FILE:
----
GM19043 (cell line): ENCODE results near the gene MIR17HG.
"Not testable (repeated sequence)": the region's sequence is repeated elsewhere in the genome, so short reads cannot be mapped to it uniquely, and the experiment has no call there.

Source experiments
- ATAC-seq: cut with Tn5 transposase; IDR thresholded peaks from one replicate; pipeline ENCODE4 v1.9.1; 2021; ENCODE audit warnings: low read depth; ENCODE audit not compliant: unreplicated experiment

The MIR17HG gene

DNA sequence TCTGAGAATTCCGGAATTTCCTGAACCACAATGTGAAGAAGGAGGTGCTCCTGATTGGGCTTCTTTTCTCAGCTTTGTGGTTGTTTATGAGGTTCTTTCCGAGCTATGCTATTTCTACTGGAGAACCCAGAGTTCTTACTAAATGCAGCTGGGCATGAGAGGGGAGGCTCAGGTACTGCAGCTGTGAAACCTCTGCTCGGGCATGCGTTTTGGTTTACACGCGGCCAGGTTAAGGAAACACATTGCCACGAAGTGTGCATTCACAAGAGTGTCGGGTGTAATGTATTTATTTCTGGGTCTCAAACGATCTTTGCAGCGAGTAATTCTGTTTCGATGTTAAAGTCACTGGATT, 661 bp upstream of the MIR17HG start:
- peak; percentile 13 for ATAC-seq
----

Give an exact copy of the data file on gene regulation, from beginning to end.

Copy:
GM19043 (cell line): ENCODE results near the gene MIR17HG.
"Not testable (repeated sequence)": the region's sequence is repeated elsewhere in the genome, so short reads cannot be mapped to it uniquely, and the experiment has no call there.

Source experiments
- ATAC-seq: cut with Tn5 transposase; IDR thresholded peaks from one replicate; pipeline ENCODE4 v1.9.1; 2021; ENCODE audit warnings: low read depth; ENCODE audit not compliant: unreplicated experiment

The MIR17HG gene

DNA sequence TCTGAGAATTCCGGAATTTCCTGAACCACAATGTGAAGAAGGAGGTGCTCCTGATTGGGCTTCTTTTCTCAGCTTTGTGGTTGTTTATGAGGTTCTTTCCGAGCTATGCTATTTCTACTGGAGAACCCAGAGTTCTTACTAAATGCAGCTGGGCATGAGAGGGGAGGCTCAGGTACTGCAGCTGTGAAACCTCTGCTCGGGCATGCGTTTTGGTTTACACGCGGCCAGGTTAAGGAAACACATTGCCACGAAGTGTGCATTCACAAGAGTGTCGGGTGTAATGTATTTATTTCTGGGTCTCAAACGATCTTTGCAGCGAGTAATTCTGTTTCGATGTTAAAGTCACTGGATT, 661 bp upstream of the MIR17HG start:
- peak; percentile 13 for ATAC-seq